One of the more eye-catching things to come out of the Budget last week was the Chancellor’s pledge for 300,000 new homes per year in England. Given that according to the DCLG’s quarterly statistics on new house building we built just over 140,000 homes in 2016, can it be possible to more than double house building activity in the next five years?
On this basis, it seems like a firm ‘no’, but the government is not just talking about new build. It wants to raise overall housing supply, defined as net additional dwellings.
This is described by government as “the primary and most comprehensive measure of housing supply”, which comprises a lagged and more comprehensive measure of new house building sourced from local authority data returns rather than the building control inspection data used in DCLG’s quarterly leading indicator.
For 2016/17, this inclusion of late data and completions that most likely are not covered by NHBC building control inspectors increased the new build component by 24.1% – to 183,570 compared to the 147,920 annual total in the quarterly data.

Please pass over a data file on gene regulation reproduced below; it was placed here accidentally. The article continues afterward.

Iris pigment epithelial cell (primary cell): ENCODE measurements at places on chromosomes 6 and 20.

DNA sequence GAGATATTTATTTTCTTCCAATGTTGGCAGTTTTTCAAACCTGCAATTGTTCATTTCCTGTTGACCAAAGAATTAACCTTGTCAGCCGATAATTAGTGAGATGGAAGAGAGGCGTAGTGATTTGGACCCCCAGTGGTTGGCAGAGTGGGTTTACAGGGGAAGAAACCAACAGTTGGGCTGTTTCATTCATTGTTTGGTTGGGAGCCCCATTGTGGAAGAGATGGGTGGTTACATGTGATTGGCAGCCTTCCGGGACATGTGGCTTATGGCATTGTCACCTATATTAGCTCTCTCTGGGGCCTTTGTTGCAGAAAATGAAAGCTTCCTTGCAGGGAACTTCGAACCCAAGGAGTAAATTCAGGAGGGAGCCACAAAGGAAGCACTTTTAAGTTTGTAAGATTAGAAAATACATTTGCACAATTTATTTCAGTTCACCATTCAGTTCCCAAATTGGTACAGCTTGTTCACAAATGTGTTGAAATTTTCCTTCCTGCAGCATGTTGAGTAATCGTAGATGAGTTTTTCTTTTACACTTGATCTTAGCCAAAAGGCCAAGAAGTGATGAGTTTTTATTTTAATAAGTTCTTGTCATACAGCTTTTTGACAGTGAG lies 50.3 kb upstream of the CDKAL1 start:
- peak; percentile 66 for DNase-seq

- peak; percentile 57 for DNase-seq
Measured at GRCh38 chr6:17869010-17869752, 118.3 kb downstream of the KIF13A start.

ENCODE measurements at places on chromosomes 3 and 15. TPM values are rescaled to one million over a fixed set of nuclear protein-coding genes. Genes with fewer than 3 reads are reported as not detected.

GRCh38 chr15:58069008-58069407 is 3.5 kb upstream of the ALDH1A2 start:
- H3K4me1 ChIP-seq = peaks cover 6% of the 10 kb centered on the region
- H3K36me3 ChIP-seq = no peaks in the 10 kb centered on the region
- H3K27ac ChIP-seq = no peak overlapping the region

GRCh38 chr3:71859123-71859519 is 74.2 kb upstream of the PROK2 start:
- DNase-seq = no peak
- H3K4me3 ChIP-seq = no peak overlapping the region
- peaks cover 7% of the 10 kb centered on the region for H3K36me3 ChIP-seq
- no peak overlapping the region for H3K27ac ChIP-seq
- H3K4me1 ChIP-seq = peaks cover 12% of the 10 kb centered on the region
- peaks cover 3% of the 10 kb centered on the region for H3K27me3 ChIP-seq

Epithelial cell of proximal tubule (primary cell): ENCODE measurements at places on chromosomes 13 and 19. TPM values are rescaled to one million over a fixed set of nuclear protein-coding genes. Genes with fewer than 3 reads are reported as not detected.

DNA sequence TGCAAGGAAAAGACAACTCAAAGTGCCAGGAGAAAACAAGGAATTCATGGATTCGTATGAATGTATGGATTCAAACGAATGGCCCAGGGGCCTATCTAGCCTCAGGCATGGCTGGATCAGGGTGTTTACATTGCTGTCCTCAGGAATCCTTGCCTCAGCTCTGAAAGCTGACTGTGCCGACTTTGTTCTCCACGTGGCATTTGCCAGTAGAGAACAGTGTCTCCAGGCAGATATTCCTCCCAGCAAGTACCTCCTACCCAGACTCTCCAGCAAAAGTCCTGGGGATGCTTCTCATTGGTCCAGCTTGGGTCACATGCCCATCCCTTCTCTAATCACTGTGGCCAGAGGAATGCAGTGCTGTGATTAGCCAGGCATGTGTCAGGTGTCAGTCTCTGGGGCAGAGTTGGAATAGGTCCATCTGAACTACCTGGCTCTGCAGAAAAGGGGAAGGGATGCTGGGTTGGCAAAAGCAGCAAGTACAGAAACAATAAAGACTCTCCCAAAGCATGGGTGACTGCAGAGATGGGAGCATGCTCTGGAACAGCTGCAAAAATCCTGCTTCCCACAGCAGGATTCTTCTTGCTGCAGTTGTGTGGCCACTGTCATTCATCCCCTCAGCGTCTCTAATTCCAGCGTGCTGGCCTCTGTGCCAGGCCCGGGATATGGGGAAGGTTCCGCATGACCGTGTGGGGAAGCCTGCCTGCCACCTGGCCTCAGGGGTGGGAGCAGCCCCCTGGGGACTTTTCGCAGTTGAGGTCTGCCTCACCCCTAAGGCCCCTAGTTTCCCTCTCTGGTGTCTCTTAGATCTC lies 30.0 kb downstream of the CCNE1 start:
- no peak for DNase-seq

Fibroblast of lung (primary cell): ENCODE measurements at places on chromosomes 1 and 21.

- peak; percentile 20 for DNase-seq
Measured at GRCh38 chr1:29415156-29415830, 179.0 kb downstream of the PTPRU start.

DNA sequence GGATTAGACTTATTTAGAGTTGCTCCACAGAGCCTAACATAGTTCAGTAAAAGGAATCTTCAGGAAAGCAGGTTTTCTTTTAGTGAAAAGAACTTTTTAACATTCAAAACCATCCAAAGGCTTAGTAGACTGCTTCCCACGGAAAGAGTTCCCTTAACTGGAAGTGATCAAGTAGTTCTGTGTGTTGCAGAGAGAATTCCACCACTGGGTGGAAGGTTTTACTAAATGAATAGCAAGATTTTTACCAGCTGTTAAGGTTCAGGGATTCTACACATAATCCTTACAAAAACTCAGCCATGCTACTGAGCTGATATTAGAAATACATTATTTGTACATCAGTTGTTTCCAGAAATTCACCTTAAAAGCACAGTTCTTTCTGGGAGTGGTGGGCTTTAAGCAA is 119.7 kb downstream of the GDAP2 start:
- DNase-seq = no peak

The net additions measurement of housing supply also includes change of use (converting office, agricultural, retail or storage buildings to residential) and conversions (converting a house into multiple flats, for example).
In 2016/17, net conversions added 5,680 dwellings and net change of use added 37,190. As the chart below shows, the net change of use element has risen sharply over the last four years, largely due to permitted development rights introduced in 2013 that loosened the planning process for office to residential conversions. This meant change of use accounted for 17.1% of total net housing supply in 2016/17, compared to 7.9% in 2007/08, the last time net supply exceeded 200,000.
Furthermore, dwellings completed through change of use were a clear contributor to housing supply in cities last year: Bristol (52.1% of net supply), Sheffield (29.5%), Liverpool (26.2%), Birmingham (26.1%) and London (22.1%). Notably, however, change of use through permitted development rights means affordable housing requirements, Section 106 contributions and Community Infrastructure Levy receipts are severely reduced.
In total, when demolitions are subtracted, net supply of housing was 217,350 in 2016/17, which significantly raises the starting point for achieving the government’s ambition to reach 300,000.
With annual growth of 5%, this can be reached by 2023/24. And given that annual growth in net housing supply has averaged 15% over the last four years, it definitely appears less challenging than at first glance. Add in the other slow-burning housing announcements made in the Budget and it could even be achieved by the end of this parliament.